Australian Bibliographic Network is a national shared library cataloguing network that commenced in 1981 in Australia.
The National Library of Australia began investigating the potential for a national shared cataloguing network in the 1970s. In August 1978, following a feasibility study, the library announced a pilot project. The Australian Bibliographic Network (ABN) commenced operations in November 1981.
The ABN system was as a multi-sector network, including university, state, public and special libraries. Services to school libraries were provided under a separate national service, the Schools Catalogue Information Service (SCIS), first developed in 1984 as ASCIS.
Various state library systems joined the network within the next few years 
The first ABN conference was conducted in 1983 
The National Library of Australia established an advisory body, the ABN Network Committee (now Libraries Australia Advisory Committee) to advise the Library on the operation and development of the service.
The database for the service is known as the Australian National Bibliographic Database (ANBD).
The database is still an essential element of the Australian national library networks, and the largest database in Australia of its kind 
Training for the network, and the subject catalogue of the network underwent a range of changes in the 1980s. The ABN Standards Committee met for the first time on 14 May 1981. The issues dealt with in the first four meetings included:
minimum level of detail in contributed records
allowable and mandatory changes to bibliographic and authority records
priorities for authority control
detailed examination of AACR2 rule interpretations
standards for geographic names
extension of Library of Congress Subject Headings to allow additional 'approved' subject headings
use of MESH and 'Participant' subject headings
the subject heading for Australian Aborigines
policy on duplicate records
the hierarchy for 'bumping' (record replacement) among different sources
standards for a 'high level record' that would be immune from bumping
extension of the Input/Edit system to cater for music, maps and manuscripts 
Once established a range of guidelines and publications ensued 
From 1981 to 1999 this service was called the Australian Bibliographic Network (ABN) and from 1999 to 2005 the name changed to Kinetica. Elements of the network still exist, but the main public access is by the Trove website.
National Library of Australia
^National Library of Australia (1976), Bibdata network : draft proposal for an Australian national shared cataloguing system, National Library of Australia, ISBN 978-0-642-99077-8
^ ab"Our History". Libraries Australia. National Library of Australia. Retrieved 11 December 2014.
^National Library of Australia; Australian Bibliographic Network (1981), Draft proposal for the development of an Australian Bibliographic Network, National Library of Australia, ISBN 978-0-642-99217-8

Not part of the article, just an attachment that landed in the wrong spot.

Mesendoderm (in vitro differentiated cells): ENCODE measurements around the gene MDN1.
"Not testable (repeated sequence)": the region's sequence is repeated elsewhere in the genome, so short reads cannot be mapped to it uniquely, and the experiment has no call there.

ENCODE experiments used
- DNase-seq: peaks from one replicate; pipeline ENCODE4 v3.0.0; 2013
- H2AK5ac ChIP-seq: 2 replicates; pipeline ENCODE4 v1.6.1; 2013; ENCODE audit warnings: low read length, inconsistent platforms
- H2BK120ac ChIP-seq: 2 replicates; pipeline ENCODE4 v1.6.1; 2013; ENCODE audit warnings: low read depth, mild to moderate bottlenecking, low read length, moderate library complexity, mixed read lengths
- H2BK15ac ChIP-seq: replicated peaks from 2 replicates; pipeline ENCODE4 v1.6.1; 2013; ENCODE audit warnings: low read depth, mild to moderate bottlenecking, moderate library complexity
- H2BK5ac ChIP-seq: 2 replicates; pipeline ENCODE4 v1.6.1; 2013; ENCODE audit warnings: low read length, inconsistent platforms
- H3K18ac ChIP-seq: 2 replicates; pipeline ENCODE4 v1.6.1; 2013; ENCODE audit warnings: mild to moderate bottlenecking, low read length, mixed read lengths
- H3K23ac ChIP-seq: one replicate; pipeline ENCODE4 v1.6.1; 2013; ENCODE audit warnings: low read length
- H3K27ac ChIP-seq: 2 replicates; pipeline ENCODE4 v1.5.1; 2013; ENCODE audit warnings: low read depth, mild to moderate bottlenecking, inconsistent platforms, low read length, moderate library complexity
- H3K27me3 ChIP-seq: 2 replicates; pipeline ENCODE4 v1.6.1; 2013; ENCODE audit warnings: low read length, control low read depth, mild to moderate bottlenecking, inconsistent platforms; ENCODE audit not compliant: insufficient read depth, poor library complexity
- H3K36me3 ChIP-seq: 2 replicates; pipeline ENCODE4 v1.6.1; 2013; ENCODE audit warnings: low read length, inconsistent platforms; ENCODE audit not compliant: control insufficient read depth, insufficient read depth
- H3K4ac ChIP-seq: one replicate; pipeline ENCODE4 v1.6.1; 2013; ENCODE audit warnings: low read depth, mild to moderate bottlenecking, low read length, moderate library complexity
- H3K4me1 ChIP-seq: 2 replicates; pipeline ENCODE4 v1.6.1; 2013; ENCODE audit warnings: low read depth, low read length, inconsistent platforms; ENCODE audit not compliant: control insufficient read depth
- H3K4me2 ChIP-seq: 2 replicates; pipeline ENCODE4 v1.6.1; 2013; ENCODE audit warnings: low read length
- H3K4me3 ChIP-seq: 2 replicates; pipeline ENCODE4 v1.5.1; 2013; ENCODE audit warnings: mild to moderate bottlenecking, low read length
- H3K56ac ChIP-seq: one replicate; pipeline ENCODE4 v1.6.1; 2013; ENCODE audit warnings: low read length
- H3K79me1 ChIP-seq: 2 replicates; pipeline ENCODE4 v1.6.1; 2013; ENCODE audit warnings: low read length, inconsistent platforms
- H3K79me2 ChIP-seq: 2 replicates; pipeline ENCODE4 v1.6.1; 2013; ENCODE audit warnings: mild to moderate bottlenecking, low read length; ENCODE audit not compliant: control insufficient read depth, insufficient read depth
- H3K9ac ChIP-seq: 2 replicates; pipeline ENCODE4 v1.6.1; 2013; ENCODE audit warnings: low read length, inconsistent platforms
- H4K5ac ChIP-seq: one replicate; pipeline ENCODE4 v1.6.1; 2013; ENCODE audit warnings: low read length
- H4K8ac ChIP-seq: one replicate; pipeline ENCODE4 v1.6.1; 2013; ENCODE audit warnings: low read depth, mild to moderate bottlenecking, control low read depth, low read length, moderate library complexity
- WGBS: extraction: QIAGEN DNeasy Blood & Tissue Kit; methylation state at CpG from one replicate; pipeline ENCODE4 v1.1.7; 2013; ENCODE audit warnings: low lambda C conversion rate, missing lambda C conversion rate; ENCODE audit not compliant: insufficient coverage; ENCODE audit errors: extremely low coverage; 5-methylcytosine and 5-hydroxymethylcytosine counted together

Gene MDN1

^ abcCathro, Warwick S (January 1991). "The Australian Bibliographic Network: A Survey of its First Decade". Australian Academic & Research Libraries. 22 (4): 37–52. doi:10.1080/00048623.1991.10754736.
^Bryan, Harrison (1982), "The development of the Australian Bibliographical Network. -Mollie Thomson Memorial Lecture, 9 October 1981-", Cataloguing Australia, 8 (Mar 1982): 2–18, retrieved 11 December 2014
^ abhttp://www.nla.gov.au/librariesaustralia/about/history/ Development of ABN
^Spence-Richards, Pamela; Wiegand, Wayne; Dalbello, Marija (2015). A History of Modern Librarianship: Constructing the Heritage of Western Cultures. Santa Barbara: ABC-CLIO. pp. 191–193. ISBN 9781440834738.
^"Victoria joins library network". The Canberra Times. 28 June 1982. p. 12. Retrieved 8 December 2014 – via National Library of Australia.
^"Library network progresses rapidly". The Canberra Times. 17 September 1984. p. 14. Retrieved 8 December 2014 – via National Library of Australia.
^ABN Conference (1st : 1983 : Melbourne, Vic.), National Library of Australia (1983), First ABN conference, 12-14 July 1983, Melbourne, National Library of Australia, ISBN 978-0-642-99302-1CS1 maint: Uses authors parameter (link)
^National Library of Australia; Australian Library Collections Task Force (1999), National Bibliographic Database survey July 1999, National Library of Australia, retrieved 8 December 2014
^Rajapatirana, Bemal; Missingham, Roxanne (1 February 2005), "The Australian National Bibliographic Database and the Functional Requirements for the Bibliographic Database (FRBR)", The Australian Library Journal, Australian Library and Information Association, 54 (1): 31(12), ISSN 0004-9670
^http://www.nla.gov.au/librariesaustralia/about/anbd/ Australian National Bibliographic Database
^Australian Bibliographic Network; Gerrie, Brenda; National Library of Australia (1984), Australian Bibliographic Network : a review of training, National Library of Australia, ISBN 978-0-642-99329-8
^Australian Bibliographic Network; Hall, Elaine; National Library of Australia (1985), ABN subject cataloguing manual, National Library of Australia, ISBN 978-0-642-99334-2
^Australian Bibliographic Network; National Library of Australia (1989), ABN subject cataloguing manual (2nd ed.), National Library of Australia, ISBN 978-0-642-10476-2
^Australian Bibliographic Network; ABN Office (1981), ABN news, ABN Office, National Library of Australia, ISSN 0726-0644
^Australian Bibliographic Network (1983), ABN general news circular, National Library of Australia, ISSN 0726-0679
^Australian Bibliographic Network (1979), ABN technical bulletin, ABN Office, National Library of Australia, ISSN 0726-0660 – this particular publication preceded implementation, and continues to date...
^Boston, Tony; Wilson, Fran. "Libraries Australia and PictureAustralia: Innovation in access at the National Library of Australia". National LIbrary of Australia.